Should you be stockpiling canned food?
by Gerry Brown
At 11:59 p.m. on December 31, 1999, many Americans will be waiting with hands on corks for the year 2000 to arrive. Others, however, will be crouching in bomb shelters with canned food, fearing the worst.
Either way it's going to be a big night. Recent polls have shown that Americans are increasingly confident that the Y2K bug will not ruin their holiday weekend.
More and more people, however, plan to take precautions just in case the predictions of widespread service failures are right. In a poll by USA Today and the National Science Foundation, forty percent of the respondents planned to stockpile food and water.
Who Are The Survivalists Anyway?
Survivalists expect a serious calamity to occur on December 31. Individuals have fled urban areas and some groups have even built large shelters underground.
Ed Yourdon, a computer consultant and author of Time Bomb 2000, moved his family from New York City to rural New Mexico because he feared disaster in the Big Apple on the big day. Yourdon is the unofficial leader of the Y2K survivalists and thinks that the vast majority of people are unprepared. The author has said that if only some of the things that could go wrong do go wrong, he expects New York could resemble Beirut.
Y2K: Myth or Reality?
How far fetched are the doomsday scenarios? No one knows for sure.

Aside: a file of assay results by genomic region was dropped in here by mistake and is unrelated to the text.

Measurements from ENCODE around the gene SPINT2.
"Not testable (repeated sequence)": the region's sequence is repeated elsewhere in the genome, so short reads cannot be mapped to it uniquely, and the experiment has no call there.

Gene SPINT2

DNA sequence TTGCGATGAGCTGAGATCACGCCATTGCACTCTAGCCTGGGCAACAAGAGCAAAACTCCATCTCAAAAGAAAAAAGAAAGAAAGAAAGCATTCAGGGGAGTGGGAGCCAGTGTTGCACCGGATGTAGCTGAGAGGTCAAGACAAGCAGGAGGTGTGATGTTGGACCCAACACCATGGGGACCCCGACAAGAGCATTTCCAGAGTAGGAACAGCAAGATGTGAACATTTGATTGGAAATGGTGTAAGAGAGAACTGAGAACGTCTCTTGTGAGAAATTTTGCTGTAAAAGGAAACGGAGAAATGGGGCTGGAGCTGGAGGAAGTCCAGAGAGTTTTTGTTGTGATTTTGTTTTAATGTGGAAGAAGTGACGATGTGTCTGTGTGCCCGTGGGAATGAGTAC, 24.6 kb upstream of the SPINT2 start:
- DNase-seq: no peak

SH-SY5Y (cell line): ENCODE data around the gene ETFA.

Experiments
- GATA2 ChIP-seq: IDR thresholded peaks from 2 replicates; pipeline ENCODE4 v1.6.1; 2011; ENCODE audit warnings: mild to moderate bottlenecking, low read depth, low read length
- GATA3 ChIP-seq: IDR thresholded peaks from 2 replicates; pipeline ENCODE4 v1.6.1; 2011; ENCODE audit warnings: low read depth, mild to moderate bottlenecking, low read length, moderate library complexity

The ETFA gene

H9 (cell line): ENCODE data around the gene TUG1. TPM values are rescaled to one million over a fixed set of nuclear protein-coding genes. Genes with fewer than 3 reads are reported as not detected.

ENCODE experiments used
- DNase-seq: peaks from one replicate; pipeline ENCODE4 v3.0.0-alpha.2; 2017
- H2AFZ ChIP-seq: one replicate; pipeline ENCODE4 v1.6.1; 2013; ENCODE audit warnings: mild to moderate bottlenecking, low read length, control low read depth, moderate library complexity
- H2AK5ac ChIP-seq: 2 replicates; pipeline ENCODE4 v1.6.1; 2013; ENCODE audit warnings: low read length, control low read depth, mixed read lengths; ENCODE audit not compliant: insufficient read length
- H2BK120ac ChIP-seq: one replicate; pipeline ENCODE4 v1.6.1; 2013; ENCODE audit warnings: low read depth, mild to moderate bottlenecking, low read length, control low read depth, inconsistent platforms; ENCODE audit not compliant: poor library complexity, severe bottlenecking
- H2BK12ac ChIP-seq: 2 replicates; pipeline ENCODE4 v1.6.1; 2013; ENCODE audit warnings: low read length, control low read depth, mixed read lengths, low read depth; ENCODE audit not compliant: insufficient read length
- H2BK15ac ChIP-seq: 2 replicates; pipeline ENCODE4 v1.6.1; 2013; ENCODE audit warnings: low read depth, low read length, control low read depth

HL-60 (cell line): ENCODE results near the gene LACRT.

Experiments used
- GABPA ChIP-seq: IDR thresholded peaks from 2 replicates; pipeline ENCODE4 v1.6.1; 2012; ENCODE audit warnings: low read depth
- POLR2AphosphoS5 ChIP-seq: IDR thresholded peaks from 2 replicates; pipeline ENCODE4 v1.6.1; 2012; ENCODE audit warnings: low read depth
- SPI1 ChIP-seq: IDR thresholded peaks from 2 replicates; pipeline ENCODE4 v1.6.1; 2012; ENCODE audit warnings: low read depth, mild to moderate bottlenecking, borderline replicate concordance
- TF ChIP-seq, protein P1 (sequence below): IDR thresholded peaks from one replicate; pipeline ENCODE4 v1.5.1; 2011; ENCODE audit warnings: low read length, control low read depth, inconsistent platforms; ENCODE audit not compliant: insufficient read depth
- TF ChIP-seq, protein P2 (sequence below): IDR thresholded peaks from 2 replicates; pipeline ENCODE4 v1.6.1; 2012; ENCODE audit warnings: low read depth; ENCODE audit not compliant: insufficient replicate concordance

Along with Yourdon's book, dozens of books have been written on the possibility of a Y2K calamity. Hundreds of sites offer advice on planning for the worst come Y2K. The recommendations range from the extreme to the benign: move from urban areas to a rural home, convert your liquid assets to gold and silver for bartering in a more primitive economy, and stockpile food and home heating fuel like wood and coal.
Many of these same sites predicted widespread panic in the financial markets before January 1, 2000. We are now less than a month away and there are no apparent problems in the markets. But consider the other possibility: Do you have any gold to trade?
Horseless Carriages and Jury Duty
In the interest of full disclosure, a few Y2K glitches have already popped up. In Maine, owners of 2000-model cars received titles in the mail for 1900-model cars called horseless carriages (the term that the state uses for cars from 1916 and before). The titles were quickly fixed and resent. In Philadelphia, about 500 people received notices calling them in for jury duty in the year 1900.
A Global Issue
Many say it's not the U.S.A. that has to worry, it's everyone else around the world. Other nations have been slow to update their computer systems. This will in turn corrupt our computers through international markets, potentially leading to a global economic crisis and widespread civil unrest.
The Japanese government is taking no chances. They have put 96,000 troops on "millennium alert" just in case something happens on New Year's Eve.
No one can say with absolute certainty what will happen when the clock strikes midnight. The possibility of something unforeseen has definitely added more than the usual excitement to New Year's preparations. And if the only ones who make it through the potential pitfalls are the bona fide Y2K survivalists crowing "I told you so," maybe the rest of us won't want to survive the disaster anyway.
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